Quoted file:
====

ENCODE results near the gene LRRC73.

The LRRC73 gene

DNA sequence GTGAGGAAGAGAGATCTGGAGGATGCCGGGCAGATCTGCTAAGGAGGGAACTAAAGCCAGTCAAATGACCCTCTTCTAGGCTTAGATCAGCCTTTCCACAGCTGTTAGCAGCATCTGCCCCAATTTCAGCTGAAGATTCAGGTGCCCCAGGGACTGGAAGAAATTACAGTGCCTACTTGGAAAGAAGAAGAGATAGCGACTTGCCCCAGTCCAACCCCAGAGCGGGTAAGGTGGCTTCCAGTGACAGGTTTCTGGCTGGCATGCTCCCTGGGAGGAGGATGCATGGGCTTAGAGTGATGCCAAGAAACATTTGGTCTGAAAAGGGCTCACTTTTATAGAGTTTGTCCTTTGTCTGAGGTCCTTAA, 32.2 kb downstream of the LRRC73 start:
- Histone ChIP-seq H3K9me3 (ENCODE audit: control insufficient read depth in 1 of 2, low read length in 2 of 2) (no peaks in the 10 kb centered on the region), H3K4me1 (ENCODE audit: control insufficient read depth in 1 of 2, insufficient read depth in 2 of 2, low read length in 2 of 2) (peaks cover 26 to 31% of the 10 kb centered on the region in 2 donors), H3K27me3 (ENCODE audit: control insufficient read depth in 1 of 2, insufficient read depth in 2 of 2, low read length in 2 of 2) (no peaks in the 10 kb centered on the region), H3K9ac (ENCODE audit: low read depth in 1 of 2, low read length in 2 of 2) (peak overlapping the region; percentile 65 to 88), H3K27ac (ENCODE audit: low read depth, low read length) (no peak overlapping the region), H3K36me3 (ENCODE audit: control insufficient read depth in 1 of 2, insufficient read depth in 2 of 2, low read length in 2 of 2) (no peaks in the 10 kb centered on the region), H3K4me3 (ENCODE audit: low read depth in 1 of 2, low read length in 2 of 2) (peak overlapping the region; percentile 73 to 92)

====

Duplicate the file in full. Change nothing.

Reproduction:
ENCODE results near the gene LRRC73.

The LRRC73 gene

DNA sequence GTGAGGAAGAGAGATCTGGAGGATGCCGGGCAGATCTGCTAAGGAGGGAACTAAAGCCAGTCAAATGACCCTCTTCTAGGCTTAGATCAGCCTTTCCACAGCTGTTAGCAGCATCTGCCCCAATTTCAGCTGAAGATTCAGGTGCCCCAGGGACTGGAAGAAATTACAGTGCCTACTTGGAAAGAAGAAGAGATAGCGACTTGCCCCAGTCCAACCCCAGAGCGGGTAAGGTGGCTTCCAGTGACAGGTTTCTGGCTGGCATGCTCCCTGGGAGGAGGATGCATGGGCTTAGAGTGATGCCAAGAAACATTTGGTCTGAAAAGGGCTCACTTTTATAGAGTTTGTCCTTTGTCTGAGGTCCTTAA, 32.2 kb downstream of the LRRC73 start:
- Histone ChIP-seq H3K9me3 (ENCODE audit: control insufficient read depth in 1 of 2, low read length in 2 of 2) (no peaks in the 10 kb centered on the region), H3K4me1 (ENCODE audit: control insufficient read depth in 1 of 2, insufficient read depth in 2 of 2, low read length in 2 of 2) (peaks cover 26 to 31% of the 10 kb centered on the region in 2 donors), H3K27me3 (ENCODE audit: control insufficient read depth in 1 of 2, insufficient read depth in 2 of 2, low read length in 2 of 2) (no peaks in the 10 kb centered on the region), H3K9ac (ENCODE audit: low read depth in 1 of 2, low read length in 2 of 2) (peak overlapping the region; percentile 65 to 88), H3K27ac (ENCODE audit: low read depth, low read length) (no peak overlapping the region), H3K36me3 (ENCODE audit: control insufficient read depth in 1 of 2, insufficient read depth in 2 of 2, low read length in 2 of 2) (no peaks in the 10 kb centered on the region), H3K4me3 (ENCODE audit: low read depth in 1 of 2, low read length in 2 of 2) (peak overlapping the region; percentile 73 to 92)